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Most people get goal setting all wrong. Goal setting is not a complicated thing. In fact, once you know what you’re doing, it’s quite straightforward. However, somewhere along the line, people seemed to confuse goal setting with resolutions. They can also confuse goal setting with daydreaming or with wishful thinking. That’s not goal setting. Saying I want to:
Lose weight – isn’t a goal
Run a marathon someday – isn’t a goal
Start a business eventually – isn’t a goal
These are aspirations and yes, they are fantastic. But they are not goals, or at least they aren’t goals that you are going to achieve. Why? Because they lack the correct structure.
Years ago, I made one of those classic goal setting mistakes that I just touched on. I set a goal to lose weight. In fact, I declared that I would lose something like 30 pounds in six months. A very noble endeavor.
Jump ahead to the end of the story and, wow, I ended up losing those 30 pounds! Congrats to me! Better yet, I’ve been able to keep that weight off all these years. But…I didn’t do it within six months. Instead, it took me roughly three years.
It’s great that I achieved my goal, eventually, but it would’ve saved me so much struggle and frustration if I had been aware of the right way to set things up from the beginning.
“Begin with the end in mind.” – Stephen Covey
This year I set a goal to read two books a month. This is a huge goal for me because I am a notoriously slow reader so reading one book a month is tough. Getting two done is a real stretch, but nevertheless, that was the goal I set for myself.
Applying the lessons I’ve learned over many years of goal setting, I planned out my goal.
I formulated my strategies for how I would read more (like speed reading and listening to audiobooks)
Decided when I would read each day (mostly during lunchtime)
And created better systems for myself (especially in regards to note-taking)
And… how am I doing? Well, as of May I’ve already completed 17 books. I’m reading way more than just two books a month and am doing it all while growing my business, being a devoted first-time parent to my teething six-month-old, and pursuing 10+ other goals. If I can do it, so can you.
That said, I’ve learned a great deal about goal setting over the years. And what I’ve found is that, among other things, there are three rules you need to follow to set goals that you actually achieve:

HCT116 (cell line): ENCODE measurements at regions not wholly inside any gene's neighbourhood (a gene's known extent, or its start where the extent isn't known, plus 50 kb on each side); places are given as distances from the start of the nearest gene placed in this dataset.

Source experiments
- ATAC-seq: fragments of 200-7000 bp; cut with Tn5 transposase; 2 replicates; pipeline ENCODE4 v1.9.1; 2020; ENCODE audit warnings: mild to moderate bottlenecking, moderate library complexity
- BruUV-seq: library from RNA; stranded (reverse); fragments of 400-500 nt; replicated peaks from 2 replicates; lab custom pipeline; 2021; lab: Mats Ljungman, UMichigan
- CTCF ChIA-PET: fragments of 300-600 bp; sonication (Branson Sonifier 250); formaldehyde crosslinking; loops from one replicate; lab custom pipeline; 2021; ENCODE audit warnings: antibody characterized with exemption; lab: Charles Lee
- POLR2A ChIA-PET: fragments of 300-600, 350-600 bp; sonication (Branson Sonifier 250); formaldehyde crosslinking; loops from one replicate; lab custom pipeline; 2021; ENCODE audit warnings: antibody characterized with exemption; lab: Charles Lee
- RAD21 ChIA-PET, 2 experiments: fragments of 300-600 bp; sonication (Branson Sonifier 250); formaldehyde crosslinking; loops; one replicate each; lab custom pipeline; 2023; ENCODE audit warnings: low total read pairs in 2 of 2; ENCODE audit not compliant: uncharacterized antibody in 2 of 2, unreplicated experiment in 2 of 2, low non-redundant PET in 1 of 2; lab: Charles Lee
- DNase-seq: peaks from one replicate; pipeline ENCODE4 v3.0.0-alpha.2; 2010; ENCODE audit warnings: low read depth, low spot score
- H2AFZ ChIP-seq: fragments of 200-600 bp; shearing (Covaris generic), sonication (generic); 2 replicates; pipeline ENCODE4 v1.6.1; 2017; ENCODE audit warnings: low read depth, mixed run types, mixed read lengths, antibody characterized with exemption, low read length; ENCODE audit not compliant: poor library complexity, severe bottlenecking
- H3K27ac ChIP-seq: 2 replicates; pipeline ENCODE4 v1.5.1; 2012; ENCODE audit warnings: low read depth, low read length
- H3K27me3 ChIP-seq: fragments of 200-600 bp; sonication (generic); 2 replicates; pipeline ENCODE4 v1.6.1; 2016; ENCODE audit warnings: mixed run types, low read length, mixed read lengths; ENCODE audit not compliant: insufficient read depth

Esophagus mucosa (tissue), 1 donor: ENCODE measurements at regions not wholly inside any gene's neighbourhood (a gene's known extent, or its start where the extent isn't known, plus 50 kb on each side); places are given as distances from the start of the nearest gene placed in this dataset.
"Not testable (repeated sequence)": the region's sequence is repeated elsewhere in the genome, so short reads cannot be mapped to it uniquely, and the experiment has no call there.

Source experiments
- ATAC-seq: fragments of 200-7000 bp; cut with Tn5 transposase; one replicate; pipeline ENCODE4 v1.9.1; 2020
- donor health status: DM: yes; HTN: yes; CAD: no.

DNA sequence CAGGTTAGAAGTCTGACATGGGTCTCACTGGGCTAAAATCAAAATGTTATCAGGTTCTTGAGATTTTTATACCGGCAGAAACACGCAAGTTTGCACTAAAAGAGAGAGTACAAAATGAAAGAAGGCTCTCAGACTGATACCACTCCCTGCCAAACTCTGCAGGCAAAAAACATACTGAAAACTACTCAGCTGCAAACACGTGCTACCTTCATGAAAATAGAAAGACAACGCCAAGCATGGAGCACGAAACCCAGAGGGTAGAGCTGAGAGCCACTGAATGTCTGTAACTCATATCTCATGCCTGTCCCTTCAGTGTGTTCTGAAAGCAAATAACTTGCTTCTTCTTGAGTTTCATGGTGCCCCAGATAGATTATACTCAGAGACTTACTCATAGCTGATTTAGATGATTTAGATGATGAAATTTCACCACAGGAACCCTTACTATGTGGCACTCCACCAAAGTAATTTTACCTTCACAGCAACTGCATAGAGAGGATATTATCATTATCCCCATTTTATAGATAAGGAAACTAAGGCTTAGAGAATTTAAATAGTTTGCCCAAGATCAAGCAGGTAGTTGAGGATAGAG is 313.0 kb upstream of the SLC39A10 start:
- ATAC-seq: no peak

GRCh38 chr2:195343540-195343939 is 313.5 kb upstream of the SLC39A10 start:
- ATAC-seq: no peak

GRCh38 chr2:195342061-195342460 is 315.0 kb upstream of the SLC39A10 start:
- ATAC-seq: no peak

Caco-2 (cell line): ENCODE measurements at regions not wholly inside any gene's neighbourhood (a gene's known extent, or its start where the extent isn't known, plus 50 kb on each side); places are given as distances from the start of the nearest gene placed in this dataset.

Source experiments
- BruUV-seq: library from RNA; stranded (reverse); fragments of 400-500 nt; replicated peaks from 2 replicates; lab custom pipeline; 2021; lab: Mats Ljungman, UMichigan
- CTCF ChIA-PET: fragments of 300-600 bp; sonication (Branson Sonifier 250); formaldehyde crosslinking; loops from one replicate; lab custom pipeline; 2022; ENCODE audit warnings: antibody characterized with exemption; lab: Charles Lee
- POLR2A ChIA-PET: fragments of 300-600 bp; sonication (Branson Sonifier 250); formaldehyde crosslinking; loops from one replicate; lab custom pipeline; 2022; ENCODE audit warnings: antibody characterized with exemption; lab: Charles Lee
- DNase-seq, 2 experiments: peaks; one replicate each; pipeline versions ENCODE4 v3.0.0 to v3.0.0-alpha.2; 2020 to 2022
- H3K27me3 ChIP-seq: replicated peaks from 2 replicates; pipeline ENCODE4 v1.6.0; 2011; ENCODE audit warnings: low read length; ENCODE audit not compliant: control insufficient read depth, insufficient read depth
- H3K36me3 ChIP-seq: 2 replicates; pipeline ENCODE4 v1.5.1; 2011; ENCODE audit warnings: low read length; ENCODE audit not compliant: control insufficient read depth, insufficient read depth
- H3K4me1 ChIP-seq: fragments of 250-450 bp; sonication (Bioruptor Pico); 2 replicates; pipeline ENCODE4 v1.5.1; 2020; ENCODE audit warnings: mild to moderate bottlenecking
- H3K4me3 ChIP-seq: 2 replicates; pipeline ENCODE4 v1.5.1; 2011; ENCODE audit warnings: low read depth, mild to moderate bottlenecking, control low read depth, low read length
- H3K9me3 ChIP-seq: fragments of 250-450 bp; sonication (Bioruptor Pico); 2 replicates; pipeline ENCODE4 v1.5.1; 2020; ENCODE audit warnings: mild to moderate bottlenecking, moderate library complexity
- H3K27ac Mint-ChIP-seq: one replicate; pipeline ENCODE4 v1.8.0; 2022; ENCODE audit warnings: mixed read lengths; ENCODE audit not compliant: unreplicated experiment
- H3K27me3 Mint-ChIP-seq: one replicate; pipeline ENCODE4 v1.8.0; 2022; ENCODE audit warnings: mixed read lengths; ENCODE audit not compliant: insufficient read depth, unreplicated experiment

1. Set goals that you can control
The first rule of effective goal setting is to set ones you can control. Control is important because many people give up on their goals when things don’t work out for them. But more often than not, those things that don’t work for them are outside their realm of influence.
Sure, you can set a goal to make $1,000 more this month than last month, but you have no control over whether or not someone buys your product. What you can control though is how many sales calls you make. So instead of setting a goal to – make more money this month – you should set one to – make 50 sales calls a day.
You have no control over the former, but you have full control over the latter. And because you have control over it, whether or not you achieve it is on you. You either make the calls or you don’t. Success or failure is within your grasp and no one else’s – it’s a good thing.
2. Don’t overdo it
Rule number two is to only set one goal per each area of your life, max. Your time is finite so if you set numerous goals for your job, you are going to constantly feel pulled in every direction. This strain will eventually cause you to either burn out and quit or make mistakes.
Instead, set just one goal per area of your life. Have just one fitness goal, one education goal, one career goal. That way you increase your focus and decrease feelings of stress.
“A goal properly set is halfway reached.” – Zig Ziglar
3. Make adjustments as needed
Rule three is to never get “locked-in” with your goals. Another common reason people give up on their goals is because they either set ones that are unsustainable or they miss a day and decide to quit.
For example, let’s say you set a goal to run 30 minutes a day, seven days a week. Great! Now, you may do that for a week or two, but by the end of the month you’re exhausted. You may have even missed a few runs here or there.
You’re ready to give up. You feel burnt out on running and want to quit because you didn’t do all the runs you set out to do. Resist that urge! Instead, celebrate the runs you did complete and recognize that you simply need to adjust your goal to make it more sustainable.
Seven days a week might be too much, but five is just enough to push you without burning out. Much better! With that in mind, don’t be afraid to adjust your goals when you find yourself getting exhausted or coming up short.
Follow my three rules when setting goals moving forward. Remember to set ones within your scope of control so that you can be in charge of the progress you make. To avoid spreading yourself too thin, only set one goal per each area of your life. And above all else, if you find yourself giving up or burning out, feel free to adjust your goals so that they are more sustainable.
You will achieve your goals. Just keep taking one positive step after another.
Do you have a process for setting goals in your life? If so, please share it with us below!
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